Journey with Jesus

Click here to listen to the audio of this 12-minute message. Click watch the video below, or read the text thereafter.

Between Easter and Pentecost we focus on people’s encounters with the risen Christ. Last week we reflected on Thomas’ encounter with Jesus some days after the resurrection. Today, in Luke 24: 13-35, we reflect on the two disciples who met Jesus while they were travelling from Jerusalem to Emmaus. They don’t realise that it was Jesus until the very end. Their journey has three phases:

  1. They initially fellowship with Jesus, sharing their story of Jesus with this stranger and commiserating about his untimely death.
  2. Then Jesus teaches them about the Christ, drawing on the whole of the First Testament, explaining who the Messiah was prophesied to be and how these prophecies were fulfilled in the Christ. But still, they did not recognise Jesus.
  3. Finally, they shared a meal with Jesus – they broke bread together. And as Jesus, took, blessed (or gave thanks), broke and gave the break to them, their eyes were opened and they finally recognised him.

In hindsight, they realised that they had encountered Jesus: “Were not our hearts burning within us while he talked with us on the road and opened the Scriptures to us?” (Luke 24:32)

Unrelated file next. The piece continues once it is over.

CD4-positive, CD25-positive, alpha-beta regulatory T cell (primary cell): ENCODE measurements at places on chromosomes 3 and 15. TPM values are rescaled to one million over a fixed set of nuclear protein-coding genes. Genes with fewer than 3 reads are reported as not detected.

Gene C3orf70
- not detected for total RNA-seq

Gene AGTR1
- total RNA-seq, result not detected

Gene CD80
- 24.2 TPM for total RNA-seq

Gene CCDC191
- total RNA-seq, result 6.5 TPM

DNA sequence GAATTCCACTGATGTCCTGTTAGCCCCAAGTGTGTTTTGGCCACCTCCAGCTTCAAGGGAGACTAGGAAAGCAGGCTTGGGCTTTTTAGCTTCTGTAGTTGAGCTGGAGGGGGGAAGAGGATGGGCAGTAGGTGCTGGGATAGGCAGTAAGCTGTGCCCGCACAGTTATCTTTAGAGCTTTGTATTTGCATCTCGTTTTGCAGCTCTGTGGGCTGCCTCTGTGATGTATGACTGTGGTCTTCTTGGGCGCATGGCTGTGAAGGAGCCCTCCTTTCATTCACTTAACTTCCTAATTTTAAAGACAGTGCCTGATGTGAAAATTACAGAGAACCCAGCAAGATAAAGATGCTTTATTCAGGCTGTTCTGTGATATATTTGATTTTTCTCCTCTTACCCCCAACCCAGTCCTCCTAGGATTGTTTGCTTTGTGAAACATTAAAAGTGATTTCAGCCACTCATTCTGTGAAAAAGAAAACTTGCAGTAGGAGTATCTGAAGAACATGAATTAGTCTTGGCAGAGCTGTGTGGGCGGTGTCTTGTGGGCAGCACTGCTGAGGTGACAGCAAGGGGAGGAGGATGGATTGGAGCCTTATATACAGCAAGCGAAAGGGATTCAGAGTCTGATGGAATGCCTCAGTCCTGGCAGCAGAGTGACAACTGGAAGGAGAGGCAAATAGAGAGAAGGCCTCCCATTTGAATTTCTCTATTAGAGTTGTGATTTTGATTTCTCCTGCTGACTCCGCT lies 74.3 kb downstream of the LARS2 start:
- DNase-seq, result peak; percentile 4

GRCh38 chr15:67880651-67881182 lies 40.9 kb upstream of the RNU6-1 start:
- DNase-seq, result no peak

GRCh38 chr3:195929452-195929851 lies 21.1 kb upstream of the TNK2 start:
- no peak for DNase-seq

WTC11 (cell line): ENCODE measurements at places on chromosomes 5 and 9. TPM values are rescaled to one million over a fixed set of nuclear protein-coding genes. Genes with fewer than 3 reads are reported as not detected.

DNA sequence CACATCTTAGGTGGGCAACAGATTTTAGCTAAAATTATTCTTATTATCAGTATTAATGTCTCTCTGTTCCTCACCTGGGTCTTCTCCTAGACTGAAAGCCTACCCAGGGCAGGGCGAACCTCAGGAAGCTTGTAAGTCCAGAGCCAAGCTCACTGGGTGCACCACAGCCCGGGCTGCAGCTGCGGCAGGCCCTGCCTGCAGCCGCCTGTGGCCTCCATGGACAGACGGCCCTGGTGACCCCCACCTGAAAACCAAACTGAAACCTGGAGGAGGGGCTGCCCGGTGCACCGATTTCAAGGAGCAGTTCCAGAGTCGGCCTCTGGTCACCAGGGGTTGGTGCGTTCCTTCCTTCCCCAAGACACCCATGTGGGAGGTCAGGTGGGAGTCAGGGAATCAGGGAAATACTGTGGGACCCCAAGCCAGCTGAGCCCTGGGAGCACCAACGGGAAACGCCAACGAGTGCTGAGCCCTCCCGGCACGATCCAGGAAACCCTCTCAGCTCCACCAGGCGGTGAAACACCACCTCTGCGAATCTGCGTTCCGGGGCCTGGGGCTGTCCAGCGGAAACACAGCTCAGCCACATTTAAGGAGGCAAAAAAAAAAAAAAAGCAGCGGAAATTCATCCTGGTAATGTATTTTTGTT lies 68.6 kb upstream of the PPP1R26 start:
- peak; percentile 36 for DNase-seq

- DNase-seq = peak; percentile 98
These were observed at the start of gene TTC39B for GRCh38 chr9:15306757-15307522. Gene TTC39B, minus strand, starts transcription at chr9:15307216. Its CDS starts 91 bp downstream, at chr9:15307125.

Ultimately, it is in the taking, thanking, breaking and giving that they recognise Jesus. This is what Jesus did in Luke 9:16, when he fed the five thousand. And also just a few days before at the Last Supper in Luke 22:19. This celebration of the Eucharist (Lord’s Supper, Communion, Mass, Divine Liturgy) was the clincher, following fellowship and teaching, that reveals Christ to them.

This narrative follows the same pattern of the early church in Acts 2:42: “They devoted themselves to the apostles’ teaching and to fellowship, to the breaking of bread and to prayer.” Now, our passage in Luke 24 doesn’t mention prayer, but prayer is (essentially) talking with and listening to Jesus. Prayer is just conversation with God. And this is what the two disciples were doing, even though they did not realise it, during the long walk from Jerusalem to Emmaus, as they journeyed with Jesus: they were talking with God.

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Featured image Emmaus Road, by Chinese artist He Qi. https://alfayomega.es/106963/emaus-de-la-decepcion-a-la-alegria